There’s nothing like a clean slate to discover who you really are and what you care about. My first realization was that business school would not have given me all of the answers about how I should spend the rest of my life afterwards. My second was that all of the hard work I had put into getting into business school wasn’t a waste — the pursuit was actually worth more than the destination, and I never could have grown so much if I didn’t have something important to pursue. My third was the most important: as deep as the pain was, things did start feeling better and amazingly I became much less afraid of another setback. I now knew that I could survive it.

Our society has a fascinating captivation with linear and flawless career trajectories. People go to extreme lengths to avoid failing, and that often comes at the expense of ever trying at all. When faced with the choice of staying in the same prestigious job they don’t like or failing at a startup they would pick the former; now, if you asked me which of those two backgrounds I would prefer when investing in a founder or hiring a teammate I’d pick the latter all day.

Setbacks are an inevitability when you push yourself hard enough, but positive responses to adversity are not. Investing in somebody who has never failed feels like rolling the dice on a critical lever of success: how will this person respond to difficult challenges? Will they break or emerge even stronger?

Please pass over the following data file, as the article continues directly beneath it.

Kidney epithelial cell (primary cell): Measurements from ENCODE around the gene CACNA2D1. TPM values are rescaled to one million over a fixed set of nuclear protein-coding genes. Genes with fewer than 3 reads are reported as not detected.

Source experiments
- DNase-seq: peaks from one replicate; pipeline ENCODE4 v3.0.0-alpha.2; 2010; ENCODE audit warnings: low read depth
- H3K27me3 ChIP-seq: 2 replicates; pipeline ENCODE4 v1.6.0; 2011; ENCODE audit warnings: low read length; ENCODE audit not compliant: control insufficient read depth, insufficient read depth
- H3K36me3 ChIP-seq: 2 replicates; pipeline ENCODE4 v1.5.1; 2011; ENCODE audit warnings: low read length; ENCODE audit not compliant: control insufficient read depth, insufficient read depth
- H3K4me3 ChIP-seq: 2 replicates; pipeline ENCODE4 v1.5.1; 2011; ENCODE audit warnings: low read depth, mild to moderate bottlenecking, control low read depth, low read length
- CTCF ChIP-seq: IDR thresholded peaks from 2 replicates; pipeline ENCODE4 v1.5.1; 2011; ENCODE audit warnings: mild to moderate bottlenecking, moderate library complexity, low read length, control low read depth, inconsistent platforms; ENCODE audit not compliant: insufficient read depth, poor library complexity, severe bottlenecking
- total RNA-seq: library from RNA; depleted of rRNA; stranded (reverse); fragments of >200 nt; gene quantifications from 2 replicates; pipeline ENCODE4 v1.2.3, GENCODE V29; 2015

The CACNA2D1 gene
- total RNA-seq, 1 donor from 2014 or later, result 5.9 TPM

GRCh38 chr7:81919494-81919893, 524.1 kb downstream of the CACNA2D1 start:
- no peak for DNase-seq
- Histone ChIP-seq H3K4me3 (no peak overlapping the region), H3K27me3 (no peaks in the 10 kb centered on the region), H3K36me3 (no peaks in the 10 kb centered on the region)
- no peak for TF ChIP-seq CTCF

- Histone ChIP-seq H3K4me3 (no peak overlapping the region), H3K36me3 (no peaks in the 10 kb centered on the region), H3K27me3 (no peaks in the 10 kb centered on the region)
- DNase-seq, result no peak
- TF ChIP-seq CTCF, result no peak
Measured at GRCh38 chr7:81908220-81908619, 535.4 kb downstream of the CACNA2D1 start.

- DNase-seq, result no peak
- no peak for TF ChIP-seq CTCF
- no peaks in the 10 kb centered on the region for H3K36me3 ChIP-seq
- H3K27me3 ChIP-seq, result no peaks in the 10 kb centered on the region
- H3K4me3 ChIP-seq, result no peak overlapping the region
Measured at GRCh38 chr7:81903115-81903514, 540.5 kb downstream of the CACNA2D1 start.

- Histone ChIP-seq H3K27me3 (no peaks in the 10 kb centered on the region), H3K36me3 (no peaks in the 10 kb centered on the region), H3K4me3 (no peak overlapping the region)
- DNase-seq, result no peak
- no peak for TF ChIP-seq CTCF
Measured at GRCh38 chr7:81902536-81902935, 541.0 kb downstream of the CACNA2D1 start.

At some point, years after that fateful rejection letter, I began to understand the difference between self-confidence and self-belief. I realized that I had been defining myself by a series of credentials rather than abilities and traits. The result was plenty of self-confidence, but an accompanying fragility that came with needing the next external win.

It was not until I had failed in my pursuit that I was forced to ask: if I am not my credentials then who am I? Not knowing yet was a painful realization, but a necessary one in the process of discovering who I actually was. It’s impossible to achieve self-belief if you don’t know who you are, and it’s impossible to build something special without self-belief.

It has been five years and I have a lot to be grateful for. Five years ago what was a naïve idea in an admissions essay is now a two year old investment firm that I launched with a big dream, built on new found self-belief. Five years ago I was about 100 days into a relationship whose foundation was not yet built for long-distance; this past summer we got married — she’s my best friend.

I can’t say that I appreciate the rejection — admittedly I still have a bit of a chip on my shoulder — but it’s been a long time since I wondered or cared what it was they didn’t see in me. What I am grateful for is the experience of failing and growing. It is that growth that I now appreciate as a powerful asset in the people around me who have had setbacks of their own: rejections, layoffs, losses and breakups that hurt at least as bad as mine did.

I now look back on my “wise words” that my setback “would not be where everything went wrong”, and believe: maybe it was necessary for everything to eventually go right.



Get the Medium app

A button that says 'Download on the App Store', and if clicked it will lead you to the iOS App store
A button that says 'Get it on, Google Play', and if clicked it will lead you to the Google Play store
Kiva Dickinson

Consumer Investor / Founder of Selva Ventures / Proud Canadian Living in San Francisco